Name: Eucrossorhinus dasypogon
Branching skin flaps run continuously from pectoral fins around front of head
forming a lattice-like beard. Markings composed of an intricate pattern of light
and dark dots and rings over a brown to beige background. Head and body very
broad and flattened.
Maximum length exceeds 3m.
Rocky and coral reefs. From 1 to 40m+.
Northern W.A. to Queensland and north into Indonesia and Papua New Guinea.
An ambush predator. Remains motionless blending with reef
structure until small fishes swim within striking range. Then, rapidly opens
mouth sucking in its prey. Actively hunts at night for Bony fishes.
this species lying motionless in exactly the same spot for three consecutive
days. Its reasonable that it did not move at all during this time relying on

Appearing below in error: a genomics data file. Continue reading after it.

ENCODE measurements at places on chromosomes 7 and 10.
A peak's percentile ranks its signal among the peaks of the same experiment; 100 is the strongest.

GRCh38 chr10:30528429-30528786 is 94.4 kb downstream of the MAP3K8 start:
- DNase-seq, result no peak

food swimming by. Its also possible that it simply returned to exactly the same
position each day but it was also present during night dives.
Exmouth Navy Pier, W.A. and Blizzard Ridge (reef), Exmouth, W.A.
There are six described species and a few undescribed species of wobbegongs.
Most can be distinguished by barbell configuration and markings. None have the
intricate skin flaps dispayed by this species.
Reaction to divers:
Remains at rest relying on camouflage unless harassed. Has been reported
to have bitten divers that got too close to its mouth even when not disturbed.
logistics: In W.A.,
Exmouth Dive Centre can arrange day and night dives at the Navy Pier and 2 tank
boat dives at blizzard ridge. The wobbegongs usually present at these sights. At
the pier it may also be possible to see Wards wobbegongs, and Epaulette sharks
but these are much more secretive burying themselves in caves during the day.
There are probably countless other locations all the way to Queensland where
Tasselled wobbies are resident.
Other diving locations submitted by
Sharks and Rays of the World. Scott W. Michael. Sea Challengers.
and Rays - Elasmobranch Guide of the World. Ralf M. Hennemann. IKAN.